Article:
*DISCLAIMER: I am in no way being paid for this. The incentive for writing this review is: a free copy of this book, and an entry in a prize giveaway (which you will have a chance to enter, too!). Also, I really just love to read books, and have been meaning to post a few book reviews, anyway.
Initially, I didn't think I would take a significant interest in this book. It's kind of a sci-fi meets fantasy for young adults, and I usually don't take well to those kinds of stories. However, this book was surprising easy for me to get really into right from the beginning. Here's the official description:
Ima would give anything to escape The Dome and learn what’s beyond its barriers, but the Chicago government has kept all its citizens on lockdown ever since the Scorched Years left most of the world a desert wasteland. When a mysterious group of hooded figures enters the city unexpectedly, Ima uncovers a plot to destroy The Dome and is given the choice between escaping to a new, dangerous city or staying behind and fighting a battle she can never win.
I immediately identified with the main character, Ima. She's a shy, inward girl who is dealing with a really messed up home life. She's a very likeable character, Monica does a great job of bringing Ima's hopes and fears to life on the page. It's the same for the other characters, as well. Each character is entirely unique, and their personalities and backgrounds (to a reasonable extent) are made known. I like that I can understand why each character does what they do based on what I know about them. They make sense to me. Therefore, the characters are very easy to get attached to.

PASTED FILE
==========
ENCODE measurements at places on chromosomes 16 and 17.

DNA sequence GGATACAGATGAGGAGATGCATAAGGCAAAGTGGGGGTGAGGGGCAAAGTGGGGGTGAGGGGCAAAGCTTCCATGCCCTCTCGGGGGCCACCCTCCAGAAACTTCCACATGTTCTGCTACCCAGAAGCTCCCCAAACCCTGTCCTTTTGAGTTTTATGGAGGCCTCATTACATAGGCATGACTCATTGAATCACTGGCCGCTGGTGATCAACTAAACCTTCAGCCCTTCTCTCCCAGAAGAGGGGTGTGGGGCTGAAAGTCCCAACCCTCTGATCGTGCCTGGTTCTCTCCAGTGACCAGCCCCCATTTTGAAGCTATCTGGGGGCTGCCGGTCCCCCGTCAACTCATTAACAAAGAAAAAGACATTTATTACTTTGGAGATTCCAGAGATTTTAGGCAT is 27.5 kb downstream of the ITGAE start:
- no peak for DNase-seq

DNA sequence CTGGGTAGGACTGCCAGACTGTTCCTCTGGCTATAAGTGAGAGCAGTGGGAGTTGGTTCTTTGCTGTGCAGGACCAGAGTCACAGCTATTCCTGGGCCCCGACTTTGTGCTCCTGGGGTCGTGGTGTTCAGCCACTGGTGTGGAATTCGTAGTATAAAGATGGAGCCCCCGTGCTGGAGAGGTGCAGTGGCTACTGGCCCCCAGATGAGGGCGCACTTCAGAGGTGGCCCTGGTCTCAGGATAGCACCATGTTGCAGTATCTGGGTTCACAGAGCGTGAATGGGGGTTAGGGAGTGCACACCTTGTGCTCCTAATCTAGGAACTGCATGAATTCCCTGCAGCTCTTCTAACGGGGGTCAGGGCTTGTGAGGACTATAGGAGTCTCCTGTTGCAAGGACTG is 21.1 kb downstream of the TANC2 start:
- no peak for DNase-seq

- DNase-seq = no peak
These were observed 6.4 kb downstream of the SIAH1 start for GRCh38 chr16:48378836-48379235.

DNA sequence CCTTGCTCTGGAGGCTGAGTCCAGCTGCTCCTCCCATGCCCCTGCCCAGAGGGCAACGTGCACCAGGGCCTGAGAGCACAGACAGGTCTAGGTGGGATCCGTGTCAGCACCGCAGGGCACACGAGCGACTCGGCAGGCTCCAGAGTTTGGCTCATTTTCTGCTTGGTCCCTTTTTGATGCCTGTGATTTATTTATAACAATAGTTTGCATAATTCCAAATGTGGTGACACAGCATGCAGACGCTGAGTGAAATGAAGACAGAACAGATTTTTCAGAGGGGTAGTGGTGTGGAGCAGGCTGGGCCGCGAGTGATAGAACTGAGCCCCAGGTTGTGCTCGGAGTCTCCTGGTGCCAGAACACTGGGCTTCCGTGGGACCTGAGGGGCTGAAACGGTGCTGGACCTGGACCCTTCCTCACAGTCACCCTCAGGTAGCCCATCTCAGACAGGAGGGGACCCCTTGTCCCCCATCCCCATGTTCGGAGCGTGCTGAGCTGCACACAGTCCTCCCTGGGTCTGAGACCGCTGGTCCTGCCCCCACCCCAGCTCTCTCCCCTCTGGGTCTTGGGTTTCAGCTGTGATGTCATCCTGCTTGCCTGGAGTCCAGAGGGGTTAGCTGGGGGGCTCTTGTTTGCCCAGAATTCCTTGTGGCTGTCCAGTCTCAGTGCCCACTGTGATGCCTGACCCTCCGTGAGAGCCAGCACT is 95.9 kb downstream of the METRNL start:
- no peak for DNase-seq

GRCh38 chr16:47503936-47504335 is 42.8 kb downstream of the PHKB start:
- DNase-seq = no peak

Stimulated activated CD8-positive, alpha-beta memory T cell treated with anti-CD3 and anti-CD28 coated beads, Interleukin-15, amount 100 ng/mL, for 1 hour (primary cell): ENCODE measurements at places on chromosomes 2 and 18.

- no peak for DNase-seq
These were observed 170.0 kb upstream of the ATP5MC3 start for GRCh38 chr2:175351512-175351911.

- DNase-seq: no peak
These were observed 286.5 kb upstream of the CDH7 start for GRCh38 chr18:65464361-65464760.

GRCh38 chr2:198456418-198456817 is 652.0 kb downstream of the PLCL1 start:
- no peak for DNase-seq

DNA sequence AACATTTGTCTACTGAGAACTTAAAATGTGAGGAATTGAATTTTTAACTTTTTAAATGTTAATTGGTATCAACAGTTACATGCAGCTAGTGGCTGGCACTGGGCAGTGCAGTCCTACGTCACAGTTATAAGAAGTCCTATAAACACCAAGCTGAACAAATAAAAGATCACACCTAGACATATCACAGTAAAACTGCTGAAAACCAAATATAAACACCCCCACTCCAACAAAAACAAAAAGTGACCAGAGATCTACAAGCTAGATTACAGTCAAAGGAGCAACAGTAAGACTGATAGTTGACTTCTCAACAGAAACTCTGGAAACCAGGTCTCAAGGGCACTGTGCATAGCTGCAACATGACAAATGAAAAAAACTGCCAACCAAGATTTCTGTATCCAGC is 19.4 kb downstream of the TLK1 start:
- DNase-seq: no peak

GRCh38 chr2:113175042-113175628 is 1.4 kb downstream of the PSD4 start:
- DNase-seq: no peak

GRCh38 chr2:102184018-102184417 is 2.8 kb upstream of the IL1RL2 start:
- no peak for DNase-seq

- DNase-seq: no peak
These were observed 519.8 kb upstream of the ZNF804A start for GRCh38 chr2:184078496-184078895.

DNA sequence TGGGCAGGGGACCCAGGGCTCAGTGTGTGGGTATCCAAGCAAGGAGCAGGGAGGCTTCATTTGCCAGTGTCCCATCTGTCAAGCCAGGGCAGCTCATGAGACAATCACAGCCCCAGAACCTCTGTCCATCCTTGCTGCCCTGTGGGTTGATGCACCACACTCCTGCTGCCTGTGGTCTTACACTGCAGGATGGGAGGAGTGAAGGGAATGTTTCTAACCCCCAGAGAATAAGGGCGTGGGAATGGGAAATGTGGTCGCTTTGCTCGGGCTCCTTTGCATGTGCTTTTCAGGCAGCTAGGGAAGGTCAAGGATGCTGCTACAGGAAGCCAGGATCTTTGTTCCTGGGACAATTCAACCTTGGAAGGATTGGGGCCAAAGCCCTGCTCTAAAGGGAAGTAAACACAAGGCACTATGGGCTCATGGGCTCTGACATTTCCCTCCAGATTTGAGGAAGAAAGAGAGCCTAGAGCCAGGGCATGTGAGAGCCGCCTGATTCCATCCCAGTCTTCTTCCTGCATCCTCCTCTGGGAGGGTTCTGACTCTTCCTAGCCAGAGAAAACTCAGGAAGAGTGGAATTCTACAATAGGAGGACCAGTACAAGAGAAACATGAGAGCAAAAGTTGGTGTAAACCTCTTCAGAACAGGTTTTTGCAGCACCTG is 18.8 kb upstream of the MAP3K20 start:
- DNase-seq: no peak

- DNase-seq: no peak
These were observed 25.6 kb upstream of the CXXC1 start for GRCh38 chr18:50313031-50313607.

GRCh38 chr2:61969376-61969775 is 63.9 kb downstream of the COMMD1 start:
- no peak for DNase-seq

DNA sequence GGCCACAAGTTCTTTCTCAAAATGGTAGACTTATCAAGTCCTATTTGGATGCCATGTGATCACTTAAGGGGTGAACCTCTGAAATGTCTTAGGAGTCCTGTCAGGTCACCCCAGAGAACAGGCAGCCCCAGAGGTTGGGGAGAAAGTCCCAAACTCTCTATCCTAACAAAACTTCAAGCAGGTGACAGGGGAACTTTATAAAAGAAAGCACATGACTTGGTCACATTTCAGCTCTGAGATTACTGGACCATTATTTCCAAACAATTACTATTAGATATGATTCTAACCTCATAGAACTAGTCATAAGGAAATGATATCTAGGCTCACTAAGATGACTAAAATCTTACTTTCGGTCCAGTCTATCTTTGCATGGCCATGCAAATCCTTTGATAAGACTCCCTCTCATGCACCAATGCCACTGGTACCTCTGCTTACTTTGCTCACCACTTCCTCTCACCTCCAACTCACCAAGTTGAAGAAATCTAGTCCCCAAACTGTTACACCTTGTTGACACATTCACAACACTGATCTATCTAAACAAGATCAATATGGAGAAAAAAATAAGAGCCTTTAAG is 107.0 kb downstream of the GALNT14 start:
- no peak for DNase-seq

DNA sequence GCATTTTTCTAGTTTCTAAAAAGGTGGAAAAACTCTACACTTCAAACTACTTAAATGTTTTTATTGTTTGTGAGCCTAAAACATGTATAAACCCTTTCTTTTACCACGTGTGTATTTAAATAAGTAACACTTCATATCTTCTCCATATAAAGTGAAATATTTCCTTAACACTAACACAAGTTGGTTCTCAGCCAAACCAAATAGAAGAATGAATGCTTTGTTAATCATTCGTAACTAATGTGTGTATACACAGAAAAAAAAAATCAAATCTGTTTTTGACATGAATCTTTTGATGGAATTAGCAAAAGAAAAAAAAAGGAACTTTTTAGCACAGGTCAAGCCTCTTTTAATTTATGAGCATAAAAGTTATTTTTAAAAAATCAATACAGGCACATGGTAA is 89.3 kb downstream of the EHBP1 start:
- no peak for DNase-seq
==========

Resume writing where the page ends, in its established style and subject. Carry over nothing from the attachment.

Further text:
The story from there on (without including any spoilers) is about Ima being ripped away from everything she knows and thrown into a strange world she doesn't understand. It follows her through her struggles with herself, her fears, and her morals. She also deals with learning that she may not be exactly who she thought she was, and her going through significant changes as she finds out her true identity. I love the character transformation throughout this story.
The story is fast-paced and incredibly exciting. The worlds that Monica created for this story, and the way that they intertwine with each other, are mind-boggling. This book reminds me a bit of a more modern-day 1984 by George Orwell. It deals with plots by the "higher-ups" in government to control people on a massive scale. While some of the things that happen in this book are outrageous, they are still credible in the sense that this is how things could be. It's scary, because you feel like you are in this world, experiencing the corruption, and you want to join the characters in their fight to change it. And I couldn't help but make connections between what happens in the world today, and what's happening in this book. It's kind of like we went down a slippery slope of corruption and greed as a society, and ended up in this book; the worst of all possible outcomes.
I have very few complaints about this book. One being that the names of the characters are too similar. While I recognize that there is a deeper meaning to the similarity in Cinder's and Ember's names, it's sometimes quite difficult to keep track of who is who. The same thing goes with Nasser and Nahum. These two characters were introduced at roughly the same time in the book, and it was hard (at first) not to mix them up. This was a bit confusing. My second (and last) complaint is that the book contains quite a few minor typos. I know this has nothing to do with the story, and most people wouldn't even notice, but as a self-proclaimed "Miss Wordy Pants," things like this really bother me. But I digress. There's no doubt I'll be one of the first in line to purchase the second and third installments. I just can't wait to find out what will happen next!
Get Social Punk for Kindle: http://monicaleonelle.com/SocialpunkA
Get Social Punk for Nook: http://monicaleonelle.com/SocialpunkB
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